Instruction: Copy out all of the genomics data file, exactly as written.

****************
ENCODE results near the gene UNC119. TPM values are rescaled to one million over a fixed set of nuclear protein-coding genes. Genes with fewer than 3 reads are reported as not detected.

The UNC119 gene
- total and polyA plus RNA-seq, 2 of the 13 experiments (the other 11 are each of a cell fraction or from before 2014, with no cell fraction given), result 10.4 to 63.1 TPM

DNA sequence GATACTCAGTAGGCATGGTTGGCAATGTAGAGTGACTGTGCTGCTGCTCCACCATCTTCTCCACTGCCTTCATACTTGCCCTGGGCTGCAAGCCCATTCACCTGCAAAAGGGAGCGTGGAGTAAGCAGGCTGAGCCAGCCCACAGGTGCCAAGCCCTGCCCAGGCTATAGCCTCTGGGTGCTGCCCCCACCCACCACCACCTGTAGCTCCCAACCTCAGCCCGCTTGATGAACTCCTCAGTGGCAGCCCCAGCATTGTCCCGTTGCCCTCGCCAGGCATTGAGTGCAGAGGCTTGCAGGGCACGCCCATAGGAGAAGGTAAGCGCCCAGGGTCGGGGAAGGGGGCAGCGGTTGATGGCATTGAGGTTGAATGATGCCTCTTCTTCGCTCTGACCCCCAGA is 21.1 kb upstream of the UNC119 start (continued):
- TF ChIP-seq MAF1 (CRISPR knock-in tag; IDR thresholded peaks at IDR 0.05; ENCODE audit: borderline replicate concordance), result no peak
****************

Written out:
ENCODE results near the gene UNC119. TPM values are rescaled to one million over a fixed set of nuclear protein-coding genes. Genes with fewer than 3 reads are reported as not detected.

The UNC119 gene
- total and polyA plus RNA-seq, 2 of the 13 experiments (the other 11 are each of a cell fraction or from before 2014, with no cell fraction given), result 10.4 to 63.1 TPM

DNA sequence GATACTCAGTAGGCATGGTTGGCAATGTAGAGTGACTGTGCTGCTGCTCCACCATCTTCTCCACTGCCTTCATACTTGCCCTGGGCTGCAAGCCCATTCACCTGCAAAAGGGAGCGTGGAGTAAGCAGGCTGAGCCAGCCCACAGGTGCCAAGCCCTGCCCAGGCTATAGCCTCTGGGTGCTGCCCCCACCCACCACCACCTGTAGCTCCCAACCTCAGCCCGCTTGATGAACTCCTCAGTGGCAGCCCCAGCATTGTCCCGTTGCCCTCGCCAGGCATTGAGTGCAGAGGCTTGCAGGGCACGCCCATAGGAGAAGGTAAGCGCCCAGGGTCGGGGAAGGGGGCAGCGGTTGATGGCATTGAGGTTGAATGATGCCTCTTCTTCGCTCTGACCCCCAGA is 21.1 kb upstream of the UNC119 start (continued):
- TF ChIP-seq MAF1 (CRISPR knock-in tag; IDR thresholded peaks at IDR 0.05; ENCODE audit: borderline replicate concordance), result no peak